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Johannesburg - There would be no need for e-tolls if Gauteng's financial resources to upgrade and maintain roads were properly managed, the Black Management Forum in the province said on Friday.
“If you use the resources adequately you are able to upgrade those roads without having an increased burden on the road users and taxpayers,” chairman Modise Moiloanyane said in Johannesburg.
“The e-toll project will put further strain on consumers, because due to its multiplying effect it will contribute to the cost of living. Some of the multiplying factors will have an effect on the economy at large.”
Moiloanyane was speaking to reporters at the Opposition to Urban Tolling Alliance's (Outa) announcement that it would not appeal the Supreme Court of Appeal's dismissal, on October 9, of its challenge to e-tolls.
Outa chairman Wayne Duvenage said the organisation's board met on Monday to decide the way forward. After input from various parties they realised they did not have the money to continue the legal battle and should instead find other ways of fighting e-tolls.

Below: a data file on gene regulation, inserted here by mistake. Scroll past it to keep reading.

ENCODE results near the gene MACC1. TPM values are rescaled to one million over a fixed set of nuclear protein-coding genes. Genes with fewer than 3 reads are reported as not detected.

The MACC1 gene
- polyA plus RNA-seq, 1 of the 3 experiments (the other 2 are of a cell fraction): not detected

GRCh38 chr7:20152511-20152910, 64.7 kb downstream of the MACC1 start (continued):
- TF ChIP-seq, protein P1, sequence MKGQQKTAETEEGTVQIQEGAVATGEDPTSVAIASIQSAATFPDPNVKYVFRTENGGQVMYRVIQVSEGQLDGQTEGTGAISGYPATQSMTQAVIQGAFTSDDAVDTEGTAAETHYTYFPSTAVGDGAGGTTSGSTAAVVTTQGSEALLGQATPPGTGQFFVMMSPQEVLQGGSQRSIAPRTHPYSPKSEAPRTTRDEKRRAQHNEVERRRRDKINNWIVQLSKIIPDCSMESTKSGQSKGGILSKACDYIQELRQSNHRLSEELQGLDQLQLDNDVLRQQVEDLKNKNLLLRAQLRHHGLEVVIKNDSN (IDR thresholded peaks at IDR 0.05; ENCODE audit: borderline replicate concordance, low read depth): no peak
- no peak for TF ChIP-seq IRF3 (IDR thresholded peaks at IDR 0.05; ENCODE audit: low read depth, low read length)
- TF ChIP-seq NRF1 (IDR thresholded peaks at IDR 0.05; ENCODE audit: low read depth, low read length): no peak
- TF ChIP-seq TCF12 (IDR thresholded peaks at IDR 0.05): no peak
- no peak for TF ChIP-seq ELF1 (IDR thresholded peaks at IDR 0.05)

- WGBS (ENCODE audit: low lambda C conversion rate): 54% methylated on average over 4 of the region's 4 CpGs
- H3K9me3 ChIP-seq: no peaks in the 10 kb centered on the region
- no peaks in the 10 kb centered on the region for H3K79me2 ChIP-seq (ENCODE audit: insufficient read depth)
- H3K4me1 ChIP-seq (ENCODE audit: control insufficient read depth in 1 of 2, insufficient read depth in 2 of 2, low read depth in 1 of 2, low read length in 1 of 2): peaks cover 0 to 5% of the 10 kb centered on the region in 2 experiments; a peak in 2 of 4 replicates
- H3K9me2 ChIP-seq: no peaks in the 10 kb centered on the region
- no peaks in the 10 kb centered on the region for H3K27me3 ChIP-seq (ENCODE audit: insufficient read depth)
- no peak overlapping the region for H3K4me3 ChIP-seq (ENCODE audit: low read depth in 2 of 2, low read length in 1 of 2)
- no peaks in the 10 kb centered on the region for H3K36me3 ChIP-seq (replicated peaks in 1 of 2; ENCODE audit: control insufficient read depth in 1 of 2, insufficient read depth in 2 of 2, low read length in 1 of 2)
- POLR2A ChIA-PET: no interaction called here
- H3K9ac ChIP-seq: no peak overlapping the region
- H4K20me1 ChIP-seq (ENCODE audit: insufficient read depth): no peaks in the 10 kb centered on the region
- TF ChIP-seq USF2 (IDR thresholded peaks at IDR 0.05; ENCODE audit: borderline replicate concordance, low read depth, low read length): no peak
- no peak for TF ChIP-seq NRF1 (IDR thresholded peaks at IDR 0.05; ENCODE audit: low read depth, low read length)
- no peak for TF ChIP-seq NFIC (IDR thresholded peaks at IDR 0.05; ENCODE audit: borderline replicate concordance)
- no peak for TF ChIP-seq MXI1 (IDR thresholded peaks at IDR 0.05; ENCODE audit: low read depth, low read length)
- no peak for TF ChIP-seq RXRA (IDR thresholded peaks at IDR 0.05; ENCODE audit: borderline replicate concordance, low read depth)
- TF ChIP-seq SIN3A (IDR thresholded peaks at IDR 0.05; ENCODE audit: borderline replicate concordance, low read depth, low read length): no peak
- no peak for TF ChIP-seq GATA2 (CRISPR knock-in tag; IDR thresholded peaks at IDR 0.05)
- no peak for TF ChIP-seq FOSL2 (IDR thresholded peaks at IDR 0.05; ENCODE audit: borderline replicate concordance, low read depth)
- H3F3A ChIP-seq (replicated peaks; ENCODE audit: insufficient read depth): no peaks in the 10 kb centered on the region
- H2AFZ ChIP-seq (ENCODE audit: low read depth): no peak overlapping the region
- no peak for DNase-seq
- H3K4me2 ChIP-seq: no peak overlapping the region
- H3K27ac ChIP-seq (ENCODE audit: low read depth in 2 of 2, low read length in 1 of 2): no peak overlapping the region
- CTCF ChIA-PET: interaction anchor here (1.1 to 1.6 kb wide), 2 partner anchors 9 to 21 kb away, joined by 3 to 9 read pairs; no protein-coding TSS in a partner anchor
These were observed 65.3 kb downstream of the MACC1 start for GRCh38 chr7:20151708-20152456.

“We are exhausted from a funding point of view. We still owe our lawyers R1.8 million and it will cost R1.5m to continue. We realised that we are out of money.”
Moiloanyane said the provision of adequate public transport should have been a prerequisite for the implementation of the e-tolls so that consumers had an option of whether to use the roads.
A broader economic analysis should have been done to determine the impact e-tolls would have on road users because the economy was not performing well.
SA Catholic Bishops Conference justice and peace department co-ordinator Father Mike Deeb said it was not the end of the road and the struggle continued.
“We believe that the government is steaming ahead with something that is not capable of succeeding.”
Deeb said there was a “very bad smell” about the e-toll system and that the government had done nothing to get rid of the smell, so there had to be other factors involved.
Democratic Alliance Gauteng spokesman Mmusi Maimane said the fight was not over and the party was receiving legal advice on the next step to challenge e-tolling.
“If the DA does bring a legal challenge before the election it is likely to be on different grounds to the Outa case. However, the DA’s ability to fight tolls will primarily be as a party of government in Gauteng,” he said in a statement.
“That is why the surest way to defeat tolling is for South Africans to voice their opposition at the ballot box next year. It has become very clear over the past few weeks that government has not revealed the true cost of e-tolling to the public.”
Duvenage urged motorists not to buy e-tags, and said it was not illegal not to have an e-tag.